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First POST: Gearing Up

BY Nick Judd | Friday, October 7 2011

  • The Obama 2012 campaign looks to be reactivating its YouTube channel.

  • Neal Ungerleider breaks down the power structure of Zuccotti Park's "leaderless" protesters.
  • Occupy Wall Street as historic moment: the protest gets a Wikipedia page.

  • Here are Naomi Klein's prepared remarks from her visit there Thursday.

  • And Anne-Marie Slaughter in the New York Times yesterday:

    In the past month, it has been odd to read Twitter and blog posts from the Middle East taking the Wall Street protests far more seriously than anyone here has. My reflexive response was to explain that they didn’t understand our politics; after all, that is so often what citizens of other countries tell Americans when we opine oh-so-knowingly about their politics.

    But in this case, I am beginning to suspect that people abroad with long experience of disenfranchisement and trampling of their dignity may in fact understand the fissures in our society better than we do ourselves.

  • Lead of a New York Times story on an order to revise computer security rules: "The White House plans to issue an executive order on Friday to replace a flawed patchwork of computer security safeguards exposed by the disclosure of hundreds of thousands of classified government documents to WikiLeaks last year."

  • Remember those new Federal Election Commission rules for Internet politicking? Rick Hasen notes they're moving forward, and likely to take effect after 2012.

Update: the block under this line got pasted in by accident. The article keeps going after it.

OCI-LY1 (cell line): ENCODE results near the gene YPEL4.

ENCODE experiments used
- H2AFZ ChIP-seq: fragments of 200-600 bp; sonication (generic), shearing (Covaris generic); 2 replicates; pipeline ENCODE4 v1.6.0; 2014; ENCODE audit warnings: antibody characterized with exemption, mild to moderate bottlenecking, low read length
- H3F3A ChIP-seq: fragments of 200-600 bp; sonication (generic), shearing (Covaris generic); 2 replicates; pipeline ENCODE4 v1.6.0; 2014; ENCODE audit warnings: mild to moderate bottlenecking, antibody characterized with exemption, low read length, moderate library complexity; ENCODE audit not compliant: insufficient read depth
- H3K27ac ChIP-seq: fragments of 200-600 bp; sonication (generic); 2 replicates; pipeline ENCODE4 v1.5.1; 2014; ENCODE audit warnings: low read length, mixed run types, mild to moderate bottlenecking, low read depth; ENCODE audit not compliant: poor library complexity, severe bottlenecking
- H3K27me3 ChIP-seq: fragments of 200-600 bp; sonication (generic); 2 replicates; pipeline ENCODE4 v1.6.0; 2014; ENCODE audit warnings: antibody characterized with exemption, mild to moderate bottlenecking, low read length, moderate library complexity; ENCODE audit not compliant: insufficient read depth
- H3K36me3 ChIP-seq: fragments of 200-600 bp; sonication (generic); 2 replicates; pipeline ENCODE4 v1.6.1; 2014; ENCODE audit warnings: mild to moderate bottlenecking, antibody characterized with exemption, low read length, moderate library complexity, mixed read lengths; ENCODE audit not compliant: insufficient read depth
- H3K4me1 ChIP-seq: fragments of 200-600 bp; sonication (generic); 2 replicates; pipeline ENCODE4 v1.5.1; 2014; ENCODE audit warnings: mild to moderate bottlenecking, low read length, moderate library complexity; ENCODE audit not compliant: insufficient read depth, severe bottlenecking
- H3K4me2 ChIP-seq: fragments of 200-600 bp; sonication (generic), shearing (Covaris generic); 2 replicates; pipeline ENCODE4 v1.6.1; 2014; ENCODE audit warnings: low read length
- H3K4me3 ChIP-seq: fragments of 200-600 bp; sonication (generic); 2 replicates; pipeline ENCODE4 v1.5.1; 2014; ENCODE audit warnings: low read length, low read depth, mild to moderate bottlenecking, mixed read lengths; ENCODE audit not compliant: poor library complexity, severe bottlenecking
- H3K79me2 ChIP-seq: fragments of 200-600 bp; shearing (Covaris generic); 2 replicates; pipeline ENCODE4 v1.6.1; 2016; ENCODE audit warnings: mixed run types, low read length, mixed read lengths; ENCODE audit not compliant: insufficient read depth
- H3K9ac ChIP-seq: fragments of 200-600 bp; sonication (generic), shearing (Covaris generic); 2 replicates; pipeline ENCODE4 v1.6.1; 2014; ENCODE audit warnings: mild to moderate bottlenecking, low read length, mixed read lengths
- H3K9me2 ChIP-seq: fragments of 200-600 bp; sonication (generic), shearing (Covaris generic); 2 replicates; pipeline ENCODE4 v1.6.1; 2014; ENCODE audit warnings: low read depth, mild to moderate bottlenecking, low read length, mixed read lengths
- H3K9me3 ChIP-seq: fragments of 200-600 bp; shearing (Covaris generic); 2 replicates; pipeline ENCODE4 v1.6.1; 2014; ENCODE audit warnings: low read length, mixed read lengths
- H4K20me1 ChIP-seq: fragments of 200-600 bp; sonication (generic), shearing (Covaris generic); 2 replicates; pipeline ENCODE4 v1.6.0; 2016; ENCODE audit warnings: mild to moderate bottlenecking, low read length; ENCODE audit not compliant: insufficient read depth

• The federal government says "to the cloud" is on the cheap, announcing Thursday that it expects to save about $5 billion on consolidating federal data centers.

  • The DATA Act, a bill that would reinvent the way the federal government reports its spending, makes progress on Capitol Hill.

  • Danielle Gould writes that new startups are changing the food system:

    How do you re-imagine the architecture of the food supply chain when its blueprints are locked up in proprietary databases?

    Statups. A growing number of startups such as Real Time Farms and Foodtree are hacking the system to meet people’s growing demand for more information about who and how their food is produced. They are crowdsourcing previously unavailable data and packaging it in a format that helps consumers make more informed food choices.

  • Mark Headd of Tropo has a roundup of resources for civic hackers, including pointers to a new video series from Reno's Kristy Fifelsky on how to host a civic hackathon.

News Briefs

RSS Feed thursday >

First POST: Creeping

Senator Al Franken's tough questions for Uber's CEO; how the NSA could make its phone metadata program permanent; global privacy groups launch a personal spyware catcher called Detekt; and much, much more. GO

Recreation.gov and other Govt Projects Move Toward Embracing New Digital Approach

A draft request for proposals for the revamping of Recreation.gov will include a requirement that reservation availability data be publicly accessible and that all proposals detail how they will enable third-party sales, as two members of the United States Digital Services have joined the government team overseeing the RFP, meeting some key demands of civic technologists and consumer oriented technology companies. GO

wednesday >

First POST: Ubermenschens

Surge-pricing in effect for Uber privacy violations; why "privacy" policies should be called "data usage" policies; pols silent on Uber mess; and much, much more. GO

tuesday >

First POST: Uber Falles

Uber exposed for plan to dig up dirt on journalist critics; sneaking a SOPA provision into the USA Freedom Act; high-speed free WiFi coming to NYC; and much, much more. GO

monday >

First POST: Differences

How to use Twitter to circumvent campaign coordination rules; the net neutrality debate keeps getting hotter; charting the gender balance at dataviz conference using dataviz; and much, much more. GO

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